Feature

Video refereeing has arrived - and solved nothing

After decades of debate, argument and, at first resistance then acquiescence by FIFA, video refereeing finally arrived as a practical tool when it went on trial at this month’s FIFA Club World Cup in Japan.

VAR

FIFA staff check the Video Assistant Refrees (VAR) system Source: EPA

If the first incident referred to the VAR (Video Assistant Referee) is any guide it was a miserable failure.

It came in the semi-final between Kashima Antlers (Japan) and Atletico Nacional (Colombia). Thirty minutes in, Kashima’s Daigo Nishi claimed to have been tripped inside Atletico’s penalty area by Orlando Berrio. Hungarian referee Viktor Kassai ignored him and waved play-on.

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As the game flowed, Kassai was alerted by the VAR that the man in the middle may have missed something. Kassai stopped play and jogged to the sidelines to examine the video himself. After gazing at the monitor for an agonising 13 seconds, Kassai turned and pointed to the spot: Penalty to Kashima which Shoma Doi duly converted.

On looking at the slo-mo replay it is at best inconclusive. At worst, even after looking at the video, the ref got it wrong. In either case the infallible and deified video proved nothing.

You may not agree with my assessment. But that’s not the point. If there are just two people in the world who disagree on whether or not Kassai got the decision right, that’s enough to make the decision contentious. If that is the case, why bother with the video in the first place? We are back to where we were before it.

On the video Berrio does appear to catch the trailing leg of Nishi. But what we cannot tell is whether it was intentional or, as some of Berrio’s teammates claimed, accidental.

The problem is that the only video we can see is in slow motion. That is the first component of this new rule that should be thrown out. If the referee saw the same video we have seen, then he made his judgement based on slow motion not real motion. The thing wrong with slow motion is that it suggests the offender had much more time to contemplate his action than he actually did. Thus it makes the offence seem far more pre-meditated than it actually could have been and is therefore false evidence.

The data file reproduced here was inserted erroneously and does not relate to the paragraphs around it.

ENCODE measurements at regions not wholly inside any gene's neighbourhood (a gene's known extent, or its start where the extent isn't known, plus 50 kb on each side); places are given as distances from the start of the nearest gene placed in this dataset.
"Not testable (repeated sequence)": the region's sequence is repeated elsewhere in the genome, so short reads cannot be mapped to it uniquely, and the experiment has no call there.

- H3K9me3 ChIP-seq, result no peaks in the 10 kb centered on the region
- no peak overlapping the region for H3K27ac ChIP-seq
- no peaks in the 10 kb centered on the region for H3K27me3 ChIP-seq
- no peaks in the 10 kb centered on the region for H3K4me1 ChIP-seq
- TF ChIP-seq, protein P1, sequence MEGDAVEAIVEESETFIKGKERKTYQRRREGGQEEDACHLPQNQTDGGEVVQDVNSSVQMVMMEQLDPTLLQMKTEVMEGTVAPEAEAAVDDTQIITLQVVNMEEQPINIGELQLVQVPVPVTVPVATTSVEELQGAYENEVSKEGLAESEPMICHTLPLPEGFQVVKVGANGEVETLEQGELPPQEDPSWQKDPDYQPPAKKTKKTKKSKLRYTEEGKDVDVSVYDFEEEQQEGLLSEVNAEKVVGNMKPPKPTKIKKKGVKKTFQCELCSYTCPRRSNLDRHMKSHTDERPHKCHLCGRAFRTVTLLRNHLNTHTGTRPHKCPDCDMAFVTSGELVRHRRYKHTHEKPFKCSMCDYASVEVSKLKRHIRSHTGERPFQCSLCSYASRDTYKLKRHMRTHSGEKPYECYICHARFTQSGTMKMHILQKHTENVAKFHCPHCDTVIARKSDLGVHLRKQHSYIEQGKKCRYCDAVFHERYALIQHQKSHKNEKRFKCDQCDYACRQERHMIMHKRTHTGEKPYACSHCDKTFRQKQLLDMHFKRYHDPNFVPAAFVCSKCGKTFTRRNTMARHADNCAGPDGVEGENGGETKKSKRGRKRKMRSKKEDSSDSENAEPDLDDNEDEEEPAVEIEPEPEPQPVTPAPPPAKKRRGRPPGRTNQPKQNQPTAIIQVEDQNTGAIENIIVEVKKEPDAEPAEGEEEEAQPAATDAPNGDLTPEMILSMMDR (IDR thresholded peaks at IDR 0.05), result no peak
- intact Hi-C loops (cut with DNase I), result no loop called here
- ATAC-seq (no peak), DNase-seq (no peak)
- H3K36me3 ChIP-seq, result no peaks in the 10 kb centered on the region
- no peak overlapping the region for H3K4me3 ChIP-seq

I suspect those who drew up the new law, including FIFA president Gianni Infantino, know little about football, about footballer behaviour and even less about body movement or kinesiology.

Goal line technology, which is working well, is one thing. Video cameras that attempt to judge human behaviour and human emotion – like intent – is quite another.

Opponents of the introduction of video refereeing – me among them – were concerned that it would cause interruptions and long pauses into a game that is thrilling mainly because of its constant flow. This fear was realised on that day in Suita. The referee took over 40 seconds from the moment he stopped play and the time he was ready to have the penalty taken. This is far too long. And bear in mind, there was only one incident in the game which required VAR intervention. Imagine if there were four or five.

Kashima coach Masatada Ishii was naturally pleased, saying, ‘I think it is a good system in ensuring more fair judgements will be made.’

But even he added, ‘But if that kind of decision happens repeatedly during the game, the flow of the game will stop so we have to think about that.’



Atletico coach Reinaldo Rueda was less impressed: ‘We were talking about the video replay before the game. After we conceded that opening goal [Kashima won 3:0], it affected our concentration. I can say were the victim of the new technology.’

Video refereeing has finally arrived. But the controversies over contentious refereeing will surely remain.


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4 min read
Published 18 December 2016 at 10:02pm
By Les Murray